Russia’s Rough Patch

Ashby Monk

Russia’s SWFs have been going through a rough patch; facing both financial and political troubles as of late:

Financial: It was reported that the country’s two SWFs saw their combined assets drop by $15.9 billion in December; apparently the government still depends on these funds to fill spending gaps:

“The Reserve Fund fell to $60.5 billion from $75.1 billion at the end of December, while the National Welfare Fund decreased to $91.6 billion from $92.9 billion.”

It was also reported this week that the Reserve Fund saw its assets drop by $75 billion (!) in 2009. Ouch.

Political: And when times are tough, there is always the threat of politicized investing. According to the Moscow Times, money from the National Welfare Fund will be used to finance Vneshekonombank’s (VEB) infrastructure projects. This is an odd development, as the National Welfare Fund was created to prop up the pension system (not prop up state owned enterprises). Indeed, this would be the first time the NWF would be used in this manner.

While the Ministry sees this as a profitable investment, a former Finance Ministry official says that the motivation is not commercial:

“The decision to place a part of the National Welfare Fund money with VEB is undoubtedly political, which means VEB needs the money for something.”

Apparently, VEB has been complaining about a lack of resources for some time, and this is a way for the government to get capital to its cash starved firm. Indeed, one critic said simply that this was a direct way to support a state corporation at taxpayers’ expense.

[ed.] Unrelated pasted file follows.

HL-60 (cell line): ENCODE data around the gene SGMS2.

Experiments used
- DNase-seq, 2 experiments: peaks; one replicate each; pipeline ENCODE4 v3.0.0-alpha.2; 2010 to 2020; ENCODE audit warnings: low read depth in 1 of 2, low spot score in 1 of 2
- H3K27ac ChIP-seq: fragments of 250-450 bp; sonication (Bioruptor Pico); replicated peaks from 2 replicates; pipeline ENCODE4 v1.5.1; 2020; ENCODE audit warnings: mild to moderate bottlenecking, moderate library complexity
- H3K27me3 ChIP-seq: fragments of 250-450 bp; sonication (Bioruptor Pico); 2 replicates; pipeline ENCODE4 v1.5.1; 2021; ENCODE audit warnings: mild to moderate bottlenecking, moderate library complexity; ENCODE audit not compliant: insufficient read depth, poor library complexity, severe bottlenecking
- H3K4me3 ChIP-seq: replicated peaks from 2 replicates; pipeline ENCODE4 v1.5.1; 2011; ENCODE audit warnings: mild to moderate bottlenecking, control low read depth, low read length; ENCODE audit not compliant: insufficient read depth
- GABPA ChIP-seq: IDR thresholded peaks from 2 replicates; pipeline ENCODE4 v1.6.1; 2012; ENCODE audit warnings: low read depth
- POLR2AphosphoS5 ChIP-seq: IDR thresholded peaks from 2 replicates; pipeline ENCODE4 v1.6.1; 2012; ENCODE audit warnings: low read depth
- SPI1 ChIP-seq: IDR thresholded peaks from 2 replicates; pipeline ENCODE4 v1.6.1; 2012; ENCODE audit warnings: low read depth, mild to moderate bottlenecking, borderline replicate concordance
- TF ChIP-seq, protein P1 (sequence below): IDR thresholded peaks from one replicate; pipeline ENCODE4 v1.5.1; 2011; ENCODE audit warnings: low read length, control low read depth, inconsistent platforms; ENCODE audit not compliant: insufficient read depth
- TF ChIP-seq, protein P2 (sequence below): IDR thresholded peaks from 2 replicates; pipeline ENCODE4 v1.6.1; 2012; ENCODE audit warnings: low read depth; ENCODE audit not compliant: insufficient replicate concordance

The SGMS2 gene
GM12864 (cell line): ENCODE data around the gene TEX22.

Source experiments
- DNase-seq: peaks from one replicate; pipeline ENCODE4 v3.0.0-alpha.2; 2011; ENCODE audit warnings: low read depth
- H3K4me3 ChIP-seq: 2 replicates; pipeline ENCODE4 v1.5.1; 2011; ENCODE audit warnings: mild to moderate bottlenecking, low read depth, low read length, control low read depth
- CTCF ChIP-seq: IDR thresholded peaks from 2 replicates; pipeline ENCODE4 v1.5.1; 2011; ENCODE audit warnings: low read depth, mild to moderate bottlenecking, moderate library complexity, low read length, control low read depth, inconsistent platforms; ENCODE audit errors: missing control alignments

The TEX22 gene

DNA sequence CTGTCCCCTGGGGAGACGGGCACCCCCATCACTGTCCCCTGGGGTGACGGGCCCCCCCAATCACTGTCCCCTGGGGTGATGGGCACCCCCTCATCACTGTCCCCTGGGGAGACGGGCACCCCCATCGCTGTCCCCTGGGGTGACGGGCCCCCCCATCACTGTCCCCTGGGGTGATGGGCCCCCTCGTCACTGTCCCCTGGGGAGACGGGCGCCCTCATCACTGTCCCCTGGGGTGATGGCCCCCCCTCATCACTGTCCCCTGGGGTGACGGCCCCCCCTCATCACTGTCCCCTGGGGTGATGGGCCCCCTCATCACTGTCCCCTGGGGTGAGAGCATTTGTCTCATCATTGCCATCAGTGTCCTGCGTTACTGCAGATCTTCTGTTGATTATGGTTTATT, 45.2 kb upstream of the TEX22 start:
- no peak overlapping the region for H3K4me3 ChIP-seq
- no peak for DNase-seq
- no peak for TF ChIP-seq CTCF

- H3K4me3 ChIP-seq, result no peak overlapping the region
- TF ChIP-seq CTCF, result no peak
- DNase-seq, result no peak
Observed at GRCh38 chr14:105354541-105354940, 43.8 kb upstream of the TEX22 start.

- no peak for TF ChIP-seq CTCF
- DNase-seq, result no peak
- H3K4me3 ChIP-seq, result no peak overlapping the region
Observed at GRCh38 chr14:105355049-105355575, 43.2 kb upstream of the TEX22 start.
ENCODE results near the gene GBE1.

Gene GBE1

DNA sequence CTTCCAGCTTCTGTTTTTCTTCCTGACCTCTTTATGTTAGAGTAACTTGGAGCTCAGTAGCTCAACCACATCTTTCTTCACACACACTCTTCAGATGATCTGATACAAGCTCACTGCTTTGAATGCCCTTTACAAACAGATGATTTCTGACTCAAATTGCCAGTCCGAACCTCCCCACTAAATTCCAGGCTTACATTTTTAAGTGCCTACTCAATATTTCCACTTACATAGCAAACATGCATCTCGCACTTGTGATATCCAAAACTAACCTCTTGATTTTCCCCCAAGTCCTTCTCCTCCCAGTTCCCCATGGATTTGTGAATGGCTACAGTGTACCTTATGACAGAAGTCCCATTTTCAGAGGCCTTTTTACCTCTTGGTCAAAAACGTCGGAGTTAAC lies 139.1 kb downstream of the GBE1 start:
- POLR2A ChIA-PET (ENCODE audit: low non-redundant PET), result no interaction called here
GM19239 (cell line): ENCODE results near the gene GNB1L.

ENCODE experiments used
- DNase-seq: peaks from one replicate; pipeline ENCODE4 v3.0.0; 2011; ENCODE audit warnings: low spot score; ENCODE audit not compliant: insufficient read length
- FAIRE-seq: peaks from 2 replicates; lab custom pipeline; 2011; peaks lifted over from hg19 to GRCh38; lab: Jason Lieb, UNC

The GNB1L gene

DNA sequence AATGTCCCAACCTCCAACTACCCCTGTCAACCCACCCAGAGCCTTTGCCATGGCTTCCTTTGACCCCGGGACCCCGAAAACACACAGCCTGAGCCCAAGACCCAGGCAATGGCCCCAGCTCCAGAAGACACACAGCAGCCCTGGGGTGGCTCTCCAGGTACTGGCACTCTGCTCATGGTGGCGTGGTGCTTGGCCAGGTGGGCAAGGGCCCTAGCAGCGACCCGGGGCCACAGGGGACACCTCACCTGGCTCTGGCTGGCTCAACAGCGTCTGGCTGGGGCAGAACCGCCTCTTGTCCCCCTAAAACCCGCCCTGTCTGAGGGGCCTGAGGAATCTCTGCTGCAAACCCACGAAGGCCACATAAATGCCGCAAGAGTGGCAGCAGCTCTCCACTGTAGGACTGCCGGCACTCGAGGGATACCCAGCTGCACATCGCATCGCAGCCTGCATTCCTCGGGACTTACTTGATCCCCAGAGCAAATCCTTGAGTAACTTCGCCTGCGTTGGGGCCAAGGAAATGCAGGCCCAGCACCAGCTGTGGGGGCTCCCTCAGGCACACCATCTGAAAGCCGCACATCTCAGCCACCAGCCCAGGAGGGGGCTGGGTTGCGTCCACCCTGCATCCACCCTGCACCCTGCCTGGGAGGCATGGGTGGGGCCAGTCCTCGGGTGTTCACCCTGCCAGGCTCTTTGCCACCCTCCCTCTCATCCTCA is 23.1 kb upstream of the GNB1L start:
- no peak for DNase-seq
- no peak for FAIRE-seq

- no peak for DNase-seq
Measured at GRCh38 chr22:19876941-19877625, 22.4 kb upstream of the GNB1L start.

Rough times for Russia’s SWFs…

2 Responses to “Russia’s Rough Patch”

  1. 1 rachel January 16, 2010 at 2:19 am

    nice post. One of the reasons VEB needs more money is that its was used as a vehicle to prop up other SOEs and state banks some time ago. Actually the interesting thing is that earlier this year, VEB also got a transfer from the NWF – but in rubles to facilitate this other lending… now its switching to forex. Either way, doesn’t look good.

    The reserve fund, really is a stabilization not an investment fund. For now both are managed with Central bank assets and invested in very safe instruments. Good thing for Russia, else they might have been harder to tap.

  1. 1 | Money Supply | Economic news headlines Trackback on January 15, 2010 at 1:13 pm

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This website is a project of Professor Gordon L. Clark and Dr. Ashby Monk of the School of Geography and the Environment at the University of Oxford. Their research on sovereign wealth funds is funded by the Leverhulme Trust and The Rotman International Centre for Pension Management.

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